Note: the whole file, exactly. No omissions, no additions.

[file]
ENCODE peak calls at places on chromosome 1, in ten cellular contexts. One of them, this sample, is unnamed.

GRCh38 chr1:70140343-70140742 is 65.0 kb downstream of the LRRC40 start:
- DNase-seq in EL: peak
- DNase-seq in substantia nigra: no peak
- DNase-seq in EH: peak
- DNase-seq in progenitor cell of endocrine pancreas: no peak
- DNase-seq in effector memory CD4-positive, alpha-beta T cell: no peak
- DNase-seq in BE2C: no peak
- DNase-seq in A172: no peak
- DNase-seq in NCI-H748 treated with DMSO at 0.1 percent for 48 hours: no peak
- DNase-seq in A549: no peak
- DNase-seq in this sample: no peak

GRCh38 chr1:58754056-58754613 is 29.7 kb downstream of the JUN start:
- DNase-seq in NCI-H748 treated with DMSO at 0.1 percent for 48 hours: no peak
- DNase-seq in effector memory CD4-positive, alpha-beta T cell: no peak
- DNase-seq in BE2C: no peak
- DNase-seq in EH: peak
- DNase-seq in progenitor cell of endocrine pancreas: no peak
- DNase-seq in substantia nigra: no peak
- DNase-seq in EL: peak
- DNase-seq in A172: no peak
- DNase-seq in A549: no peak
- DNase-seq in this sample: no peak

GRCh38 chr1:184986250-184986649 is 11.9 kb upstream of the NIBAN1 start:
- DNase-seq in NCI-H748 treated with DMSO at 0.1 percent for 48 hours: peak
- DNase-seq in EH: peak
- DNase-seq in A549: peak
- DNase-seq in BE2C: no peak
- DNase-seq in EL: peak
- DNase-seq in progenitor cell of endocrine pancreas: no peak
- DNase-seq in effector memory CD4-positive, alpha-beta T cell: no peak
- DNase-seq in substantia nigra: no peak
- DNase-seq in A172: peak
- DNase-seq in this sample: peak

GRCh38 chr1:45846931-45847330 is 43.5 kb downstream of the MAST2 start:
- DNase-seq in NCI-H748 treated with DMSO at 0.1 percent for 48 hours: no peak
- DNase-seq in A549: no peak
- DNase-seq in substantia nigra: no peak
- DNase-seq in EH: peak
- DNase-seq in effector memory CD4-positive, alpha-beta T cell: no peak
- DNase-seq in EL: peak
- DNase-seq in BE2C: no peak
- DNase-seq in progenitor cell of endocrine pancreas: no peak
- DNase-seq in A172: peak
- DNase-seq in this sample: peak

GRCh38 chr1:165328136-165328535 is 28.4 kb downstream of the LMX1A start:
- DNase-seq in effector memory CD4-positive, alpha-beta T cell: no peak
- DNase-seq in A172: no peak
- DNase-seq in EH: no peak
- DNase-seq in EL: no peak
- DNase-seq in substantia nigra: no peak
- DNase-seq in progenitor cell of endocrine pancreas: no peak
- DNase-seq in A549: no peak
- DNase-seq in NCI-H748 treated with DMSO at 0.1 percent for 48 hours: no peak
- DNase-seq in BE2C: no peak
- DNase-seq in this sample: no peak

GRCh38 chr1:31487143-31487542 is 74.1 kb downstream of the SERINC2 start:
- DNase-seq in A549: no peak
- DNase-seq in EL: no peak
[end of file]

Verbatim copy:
ENCODE peak calls at places on chromosome 1, in ten cellular contexts. One of them, this sample, is unnamed.

GRCh38 chr1:70140343-70140742 is 65.0 kb downstream of the LRRC40 start:
- DNase-seq in EL: peak
- DNase-seq in substantia nigra: no peak
- DNase-seq in EH: peak
- DNase-seq in progenitor cell of endocrine pancreas: no peak
- DNase-seq in effector memory CD4-positive, alpha-beta T cell: no peak
- DNase-seq in BE2C: no peak
- DNase-seq in A172: no peak
- DNase-seq in NCI-H748 treated with DMSO at 0.1 percent for 48 hours: no peak
- DNase-seq in A549: no peak
- DNase-seq in this sample: no peak

GRCh38 chr1:58754056-58754613 is 29.7 kb downstream of the JUN start:
- DNase-seq in NCI-H748 treated with DMSO at 0.1 percent for 48 hours: no peak
- DNase-seq in effector memory CD4-positive, alpha-beta T cell: no peak
- DNase-seq in BE2C: no peak
- DNase-seq in EH: peak
- DNase-seq in progenitor cell of endocrine pancreas: no peak
- DNase-seq in substantia nigra: no peak
- DNase-seq in EL: peak
- DNase-seq in A172: no peak
- DNase-seq in A549: no peak
- DNase-seq in this sample: no peak

GRCh38 chr1:184986250-184986649 is 11.9 kb upstream of the NIBAN1 start:
- DNase-seq in NCI-H748 treated with DMSO at 0.1 percent for 48 hours: peak
- DNase-seq in EH: peak
- DNase-seq in A549: peak
- DNase-seq in BE2C: no peak
- DNase-seq in EL: peak
- DNase-seq in progenitor cell of endocrine pancreas: no peak
- DNase-seq in effector memory CD4-positive, alpha-beta T cell: no peak
- DNase-seq in substantia nigra: no peak
- DNase-seq in A172: peak
- DNase-seq in this sample: peak

GRCh38 chr1:45846931-45847330 is 43.5 kb downstream of the MAST2 start:
- DNase-seq in NCI-H748 treated with DMSO at 0.1 percent for 48 hours: no peak
- DNase-seq in A549: no peak
- DNase-seq in substantia nigra: no peak
- DNase-seq in EH: peak
- DNase-seq in effector memory CD4-positive, alpha-beta T cell: no peak
- DNase-seq in EL: peak
- DNase-seq in BE2C: no peak
- DNase-seq in progenitor cell of endocrine pancreas: no peak
- DNase-seq in A172: peak
- DNase-seq in this sample: peak

GRCh38 chr1:165328136-165328535 is 28.4 kb downstream of the LMX1A start:
- DNase-seq in effector memory CD4-positive, alpha-beta T cell: no peak
- DNase-seq in A172: no peak
- DNase-seq in EH: no peak
- DNase-seq in EL: no peak
- DNase-seq in substantia nigra: no peak
- DNase-seq in progenitor cell of endocrine pancreas: no peak
- DNase-seq in A549: no peak
- DNase-seq in NCI-H748 treated with DMSO at 0.1 percent for 48 hours: no peak
- DNase-seq in BE2C: no peak
- DNase-seq in this sample: no peak

GRCh38 chr1:31487143-31487542 is 74.1 kb downstream of the SERINC2 start:
- DNase-seq in A549: no peak
- DNase-seq in EL: no peak